I sat there amazed at all of the craftsmanship and attention to detail….
Here are a couple of short videos of The Banking Hall, courtesy of The Westin Dublin; and additional videos of the hotel property are found here:
A buffet lunch was served in a separate room with large windows which flooded the room with plenty of ambient daylight and allowed its occupants to overlook the hustle and bustle of the street outside. The food was much better than I would have expected catered at a hotel property.
After the meeting ended in the late afternoon, we walked approximately 15 minutes from the hotel property to dine at L’Gueuleton on Fade Street in the centre of Dublin for dinner and ordered from the group menu. I ordered the grilled hake with wild garlic, salsify and saffron potatoes — and it was outstanding and seasoned to perfection with just the right amount of doneness. Other people within the vicinity of my seat ordered either the steak or the pork belly; and I heard that the pork belly was outstanding as well.
Some of the people who ordered the steak did complain that it was not done to their liking. I would not have enjoyed it either had I ordered it. Also, the interior of the restaurant was small, crowded and noisy — but I did like the decor and the brick walls. Official photographs of the restaurant are found here — and keep in mind that the photographs were taken during daylight hours, as the restaurant was too dark for me to take any photographs when we dined there at nighttime.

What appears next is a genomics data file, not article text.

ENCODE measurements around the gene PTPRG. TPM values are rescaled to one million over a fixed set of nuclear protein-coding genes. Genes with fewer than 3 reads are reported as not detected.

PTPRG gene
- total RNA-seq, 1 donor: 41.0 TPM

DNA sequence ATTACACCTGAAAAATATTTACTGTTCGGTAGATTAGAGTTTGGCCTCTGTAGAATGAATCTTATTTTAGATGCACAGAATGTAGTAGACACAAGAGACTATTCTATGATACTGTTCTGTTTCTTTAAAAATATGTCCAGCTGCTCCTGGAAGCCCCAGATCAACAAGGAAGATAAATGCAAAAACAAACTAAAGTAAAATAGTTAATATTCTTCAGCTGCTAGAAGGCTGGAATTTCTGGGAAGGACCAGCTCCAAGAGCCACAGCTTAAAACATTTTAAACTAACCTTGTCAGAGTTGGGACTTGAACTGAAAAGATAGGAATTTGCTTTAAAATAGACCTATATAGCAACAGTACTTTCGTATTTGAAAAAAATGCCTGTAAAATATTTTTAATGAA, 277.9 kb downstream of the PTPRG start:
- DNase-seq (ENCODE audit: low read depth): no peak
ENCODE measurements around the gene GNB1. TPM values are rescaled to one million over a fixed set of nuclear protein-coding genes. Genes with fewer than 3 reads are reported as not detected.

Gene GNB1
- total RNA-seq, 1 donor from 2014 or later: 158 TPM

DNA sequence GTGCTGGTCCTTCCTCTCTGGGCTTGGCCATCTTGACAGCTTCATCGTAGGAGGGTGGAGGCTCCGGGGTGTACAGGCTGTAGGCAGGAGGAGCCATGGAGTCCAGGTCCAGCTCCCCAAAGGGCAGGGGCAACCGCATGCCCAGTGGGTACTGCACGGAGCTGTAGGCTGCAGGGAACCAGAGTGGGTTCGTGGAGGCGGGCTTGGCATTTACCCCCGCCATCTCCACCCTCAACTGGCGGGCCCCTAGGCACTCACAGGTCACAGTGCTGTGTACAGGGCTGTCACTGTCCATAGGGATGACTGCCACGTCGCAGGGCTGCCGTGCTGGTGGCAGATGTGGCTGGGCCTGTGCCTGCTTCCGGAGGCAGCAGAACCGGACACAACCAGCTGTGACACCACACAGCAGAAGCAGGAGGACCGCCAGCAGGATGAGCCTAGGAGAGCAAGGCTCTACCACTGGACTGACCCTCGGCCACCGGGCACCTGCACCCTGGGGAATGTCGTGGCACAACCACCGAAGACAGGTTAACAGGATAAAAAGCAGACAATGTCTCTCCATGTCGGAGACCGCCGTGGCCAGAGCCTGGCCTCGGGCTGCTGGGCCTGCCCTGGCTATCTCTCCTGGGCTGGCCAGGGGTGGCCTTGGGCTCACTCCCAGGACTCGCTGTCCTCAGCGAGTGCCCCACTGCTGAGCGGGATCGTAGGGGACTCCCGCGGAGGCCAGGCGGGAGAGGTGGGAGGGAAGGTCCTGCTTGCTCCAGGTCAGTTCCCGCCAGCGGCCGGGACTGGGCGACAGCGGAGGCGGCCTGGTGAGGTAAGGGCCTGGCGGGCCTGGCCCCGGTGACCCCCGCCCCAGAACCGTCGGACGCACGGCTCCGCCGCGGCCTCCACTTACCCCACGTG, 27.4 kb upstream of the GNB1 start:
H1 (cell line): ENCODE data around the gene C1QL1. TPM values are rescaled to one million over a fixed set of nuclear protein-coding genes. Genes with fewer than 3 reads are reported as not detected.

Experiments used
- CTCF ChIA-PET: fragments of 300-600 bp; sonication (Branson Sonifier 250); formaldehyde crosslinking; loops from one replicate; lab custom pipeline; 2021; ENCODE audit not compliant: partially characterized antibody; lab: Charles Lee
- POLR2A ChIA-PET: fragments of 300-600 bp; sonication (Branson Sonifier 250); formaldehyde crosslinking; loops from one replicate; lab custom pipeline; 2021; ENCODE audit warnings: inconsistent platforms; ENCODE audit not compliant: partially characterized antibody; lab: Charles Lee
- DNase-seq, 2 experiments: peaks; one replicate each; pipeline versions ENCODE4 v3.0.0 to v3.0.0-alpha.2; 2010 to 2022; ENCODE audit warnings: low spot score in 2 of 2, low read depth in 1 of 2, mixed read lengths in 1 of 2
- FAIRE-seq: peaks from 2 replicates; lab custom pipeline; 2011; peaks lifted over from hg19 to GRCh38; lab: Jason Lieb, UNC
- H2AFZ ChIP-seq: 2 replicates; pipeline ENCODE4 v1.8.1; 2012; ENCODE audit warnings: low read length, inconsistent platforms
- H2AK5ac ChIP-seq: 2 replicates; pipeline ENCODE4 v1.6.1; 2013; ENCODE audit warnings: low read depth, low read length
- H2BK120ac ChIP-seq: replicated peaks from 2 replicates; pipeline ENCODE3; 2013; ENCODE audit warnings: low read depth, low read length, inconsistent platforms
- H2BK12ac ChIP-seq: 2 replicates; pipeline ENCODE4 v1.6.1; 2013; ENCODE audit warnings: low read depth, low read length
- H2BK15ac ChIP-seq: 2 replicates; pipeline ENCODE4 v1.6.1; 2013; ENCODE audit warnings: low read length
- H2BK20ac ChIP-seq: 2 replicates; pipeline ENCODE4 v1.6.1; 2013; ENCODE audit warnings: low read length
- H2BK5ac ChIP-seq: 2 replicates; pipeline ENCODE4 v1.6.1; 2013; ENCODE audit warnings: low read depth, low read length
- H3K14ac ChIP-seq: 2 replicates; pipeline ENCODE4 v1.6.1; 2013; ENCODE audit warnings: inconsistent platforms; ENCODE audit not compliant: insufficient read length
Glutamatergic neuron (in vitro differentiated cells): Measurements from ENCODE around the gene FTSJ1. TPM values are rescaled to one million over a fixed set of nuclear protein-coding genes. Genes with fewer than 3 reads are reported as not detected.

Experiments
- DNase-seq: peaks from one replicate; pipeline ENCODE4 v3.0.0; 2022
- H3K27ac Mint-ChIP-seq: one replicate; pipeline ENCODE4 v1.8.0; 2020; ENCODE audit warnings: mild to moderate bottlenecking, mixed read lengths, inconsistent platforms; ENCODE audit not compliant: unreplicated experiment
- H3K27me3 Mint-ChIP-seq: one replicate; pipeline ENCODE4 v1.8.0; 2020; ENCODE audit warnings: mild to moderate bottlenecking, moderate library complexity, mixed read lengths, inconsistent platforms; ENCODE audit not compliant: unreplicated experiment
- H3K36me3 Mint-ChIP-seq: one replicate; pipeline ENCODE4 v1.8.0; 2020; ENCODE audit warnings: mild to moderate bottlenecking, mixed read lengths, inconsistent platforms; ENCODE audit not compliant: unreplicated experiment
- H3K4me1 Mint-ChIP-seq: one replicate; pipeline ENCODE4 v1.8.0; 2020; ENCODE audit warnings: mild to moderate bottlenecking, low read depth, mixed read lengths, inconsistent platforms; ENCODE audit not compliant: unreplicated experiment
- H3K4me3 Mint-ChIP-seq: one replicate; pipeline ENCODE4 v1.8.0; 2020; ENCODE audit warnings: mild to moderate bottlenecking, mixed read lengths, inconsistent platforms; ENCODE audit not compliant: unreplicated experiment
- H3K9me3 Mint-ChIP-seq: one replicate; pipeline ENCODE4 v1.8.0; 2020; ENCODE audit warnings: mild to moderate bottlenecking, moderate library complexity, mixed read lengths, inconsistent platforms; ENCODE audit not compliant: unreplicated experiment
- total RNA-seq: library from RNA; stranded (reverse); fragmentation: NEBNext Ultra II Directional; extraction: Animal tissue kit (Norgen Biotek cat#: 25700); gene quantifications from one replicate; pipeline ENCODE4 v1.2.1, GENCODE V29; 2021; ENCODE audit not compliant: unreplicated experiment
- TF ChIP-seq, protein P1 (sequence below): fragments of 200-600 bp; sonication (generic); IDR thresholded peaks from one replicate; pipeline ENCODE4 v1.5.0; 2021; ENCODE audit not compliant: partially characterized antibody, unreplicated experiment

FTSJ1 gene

There was some indiscernible insect which wandered in from outside crawling on the table — not the type of insect which would prompt automatic reverse peristalsis and warrant health department complaints — which was promptly crushed with a dirty plate.
The waitpeople provided decent to good service considering that the restaurant was quite cramped; and they had a great cheerful attitude.
I would recommend L’Gueuleton for what I felt was a great dinner experience overall. My plate was spotless when I finished dinner.
While waiting for a taxi cab on Fade Street — a short one-lane street whose length is a short block long — I noticed how festive was the atmosphere at night. It seemed like a perfect place to launch a night of clubbing and bar hopping if you were so inclined to do that — but I do not drink alcoholic beverages; and I am not into loud music. I wanted to head back to the Hilton Dublin Airport hotel property, as it was late and I had a long but great day.
Dublin was not near the top of my list of places to visit — but I am glad that I did. I will post more photographs of my trip to Dublin, as it was part of my unintentional trip around the world. Newgrange was part of my visit to Dublin; and if you have not done so yet, please be sure to read my trip report.
The Westin Dublin
at College Green
Telephone: +353 (0)1 645 1440
Fax: +353 (0)1 645 1234
1 Fade Street
Telephone: +353 (0)1 675 3708
All photographs ©2014 by Brian Cohen.